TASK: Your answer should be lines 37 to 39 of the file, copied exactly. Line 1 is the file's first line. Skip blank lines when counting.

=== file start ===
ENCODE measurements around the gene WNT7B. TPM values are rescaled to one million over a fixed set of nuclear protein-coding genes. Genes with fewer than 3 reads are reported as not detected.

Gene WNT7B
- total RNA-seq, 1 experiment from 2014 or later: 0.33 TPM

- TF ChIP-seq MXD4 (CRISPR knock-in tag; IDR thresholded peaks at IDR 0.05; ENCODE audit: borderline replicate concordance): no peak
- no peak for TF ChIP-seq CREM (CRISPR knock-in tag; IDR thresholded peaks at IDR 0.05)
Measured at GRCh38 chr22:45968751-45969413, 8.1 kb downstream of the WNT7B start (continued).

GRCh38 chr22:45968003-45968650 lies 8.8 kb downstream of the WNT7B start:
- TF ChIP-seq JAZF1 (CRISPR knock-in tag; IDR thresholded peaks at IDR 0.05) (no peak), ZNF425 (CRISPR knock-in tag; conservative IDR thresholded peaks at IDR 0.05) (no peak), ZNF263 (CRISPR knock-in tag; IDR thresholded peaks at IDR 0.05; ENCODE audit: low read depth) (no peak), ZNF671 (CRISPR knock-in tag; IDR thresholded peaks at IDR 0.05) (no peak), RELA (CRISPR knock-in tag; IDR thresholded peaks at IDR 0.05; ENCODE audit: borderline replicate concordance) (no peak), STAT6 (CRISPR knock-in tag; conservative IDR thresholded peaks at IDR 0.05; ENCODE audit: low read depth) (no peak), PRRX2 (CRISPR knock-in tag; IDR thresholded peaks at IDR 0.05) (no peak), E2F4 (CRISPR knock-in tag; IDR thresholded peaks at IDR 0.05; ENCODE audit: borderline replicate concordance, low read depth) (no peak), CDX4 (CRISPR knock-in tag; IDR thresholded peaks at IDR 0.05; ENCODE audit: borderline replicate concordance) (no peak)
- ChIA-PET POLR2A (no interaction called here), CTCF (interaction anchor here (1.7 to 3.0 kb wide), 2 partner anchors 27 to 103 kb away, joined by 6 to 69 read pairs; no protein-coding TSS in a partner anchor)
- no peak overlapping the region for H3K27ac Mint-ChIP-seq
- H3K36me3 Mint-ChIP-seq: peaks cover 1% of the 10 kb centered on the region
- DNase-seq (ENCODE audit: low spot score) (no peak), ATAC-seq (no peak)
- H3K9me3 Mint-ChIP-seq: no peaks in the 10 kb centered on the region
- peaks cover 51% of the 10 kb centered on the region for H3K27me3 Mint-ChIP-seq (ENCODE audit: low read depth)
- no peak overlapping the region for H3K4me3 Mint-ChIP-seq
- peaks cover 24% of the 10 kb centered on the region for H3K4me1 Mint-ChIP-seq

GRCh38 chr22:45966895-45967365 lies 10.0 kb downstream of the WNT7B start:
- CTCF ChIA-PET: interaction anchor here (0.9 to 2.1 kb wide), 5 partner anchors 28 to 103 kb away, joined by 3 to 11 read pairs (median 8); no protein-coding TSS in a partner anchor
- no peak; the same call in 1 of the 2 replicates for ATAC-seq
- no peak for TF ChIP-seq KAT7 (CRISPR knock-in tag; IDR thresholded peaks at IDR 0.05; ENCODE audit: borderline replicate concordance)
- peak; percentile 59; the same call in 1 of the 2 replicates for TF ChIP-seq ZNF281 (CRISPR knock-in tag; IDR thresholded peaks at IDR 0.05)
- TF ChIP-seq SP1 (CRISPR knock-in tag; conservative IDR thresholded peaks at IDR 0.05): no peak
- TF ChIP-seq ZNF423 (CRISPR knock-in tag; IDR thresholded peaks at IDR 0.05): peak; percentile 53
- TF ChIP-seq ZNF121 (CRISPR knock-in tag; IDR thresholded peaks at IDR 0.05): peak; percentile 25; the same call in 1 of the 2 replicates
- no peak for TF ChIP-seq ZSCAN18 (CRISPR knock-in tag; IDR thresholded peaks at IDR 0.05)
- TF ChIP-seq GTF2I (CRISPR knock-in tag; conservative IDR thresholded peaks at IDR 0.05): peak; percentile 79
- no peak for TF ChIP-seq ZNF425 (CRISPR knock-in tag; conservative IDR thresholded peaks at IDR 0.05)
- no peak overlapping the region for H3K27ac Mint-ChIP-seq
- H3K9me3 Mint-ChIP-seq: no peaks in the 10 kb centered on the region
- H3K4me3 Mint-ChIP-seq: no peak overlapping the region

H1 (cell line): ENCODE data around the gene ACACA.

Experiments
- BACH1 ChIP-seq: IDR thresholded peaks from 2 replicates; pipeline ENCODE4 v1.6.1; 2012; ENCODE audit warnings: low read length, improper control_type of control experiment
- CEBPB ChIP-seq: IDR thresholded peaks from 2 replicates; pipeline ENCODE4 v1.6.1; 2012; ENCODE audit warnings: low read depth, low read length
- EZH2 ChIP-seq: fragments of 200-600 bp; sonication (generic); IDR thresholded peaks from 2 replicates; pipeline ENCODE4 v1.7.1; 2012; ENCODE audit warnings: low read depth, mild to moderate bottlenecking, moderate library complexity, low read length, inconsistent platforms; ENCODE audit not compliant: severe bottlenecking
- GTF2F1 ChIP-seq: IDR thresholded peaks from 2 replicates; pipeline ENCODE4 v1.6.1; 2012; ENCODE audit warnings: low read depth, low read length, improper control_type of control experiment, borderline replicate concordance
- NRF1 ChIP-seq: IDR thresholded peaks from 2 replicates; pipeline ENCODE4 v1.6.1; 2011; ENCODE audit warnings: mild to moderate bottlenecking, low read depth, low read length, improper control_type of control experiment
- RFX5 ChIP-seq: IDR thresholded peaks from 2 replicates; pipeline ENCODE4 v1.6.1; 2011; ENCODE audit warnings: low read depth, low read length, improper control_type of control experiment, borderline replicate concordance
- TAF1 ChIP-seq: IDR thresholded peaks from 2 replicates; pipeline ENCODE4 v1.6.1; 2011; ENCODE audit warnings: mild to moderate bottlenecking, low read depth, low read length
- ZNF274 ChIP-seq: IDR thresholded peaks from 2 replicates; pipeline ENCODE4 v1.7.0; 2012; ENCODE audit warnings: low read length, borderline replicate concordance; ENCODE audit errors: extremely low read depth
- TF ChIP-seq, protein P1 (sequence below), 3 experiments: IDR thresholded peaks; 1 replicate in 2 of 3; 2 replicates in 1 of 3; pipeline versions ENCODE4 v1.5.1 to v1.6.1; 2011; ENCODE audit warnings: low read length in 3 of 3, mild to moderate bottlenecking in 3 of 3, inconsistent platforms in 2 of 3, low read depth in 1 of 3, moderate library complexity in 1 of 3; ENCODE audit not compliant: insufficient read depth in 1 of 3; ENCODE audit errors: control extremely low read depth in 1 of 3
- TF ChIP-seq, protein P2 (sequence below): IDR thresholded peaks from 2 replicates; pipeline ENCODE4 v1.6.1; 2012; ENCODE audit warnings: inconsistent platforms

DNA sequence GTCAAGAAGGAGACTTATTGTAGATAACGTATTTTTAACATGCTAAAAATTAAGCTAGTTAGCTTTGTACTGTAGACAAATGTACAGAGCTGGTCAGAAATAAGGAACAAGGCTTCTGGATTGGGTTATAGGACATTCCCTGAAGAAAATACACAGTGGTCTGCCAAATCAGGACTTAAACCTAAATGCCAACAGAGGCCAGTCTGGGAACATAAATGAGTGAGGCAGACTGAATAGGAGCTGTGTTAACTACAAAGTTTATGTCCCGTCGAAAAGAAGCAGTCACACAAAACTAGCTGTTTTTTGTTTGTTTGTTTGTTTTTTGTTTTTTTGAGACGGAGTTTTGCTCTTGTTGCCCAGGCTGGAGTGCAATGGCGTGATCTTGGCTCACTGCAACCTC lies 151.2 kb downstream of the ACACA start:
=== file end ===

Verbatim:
- NRF1 ChIP-seq: IDR thresholded peaks from 2 replicates; pipeline ENCODE4 v1.6.1; 2011; ENCODE audit warnings: mild to moderate bottlenecking, low read depth, low read length, improper control_type of control experiment
- RFX5 ChIP-seq: IDR thresholded peaks from 2 replicates; pipeline ENCODE4 v1.6.1; 2011; ENCODE audit warnings: low read depth, low read length, improper control_type of control experiment, borderline replicate concordance
- TAF1 ChIP-seq: IDR thresholded peaks from 2 replicates; pipeline ENCODE4 v1.6.1; 2011; ENCODE audit warnings: mild to moderate bottlenecking, low read depth, low read length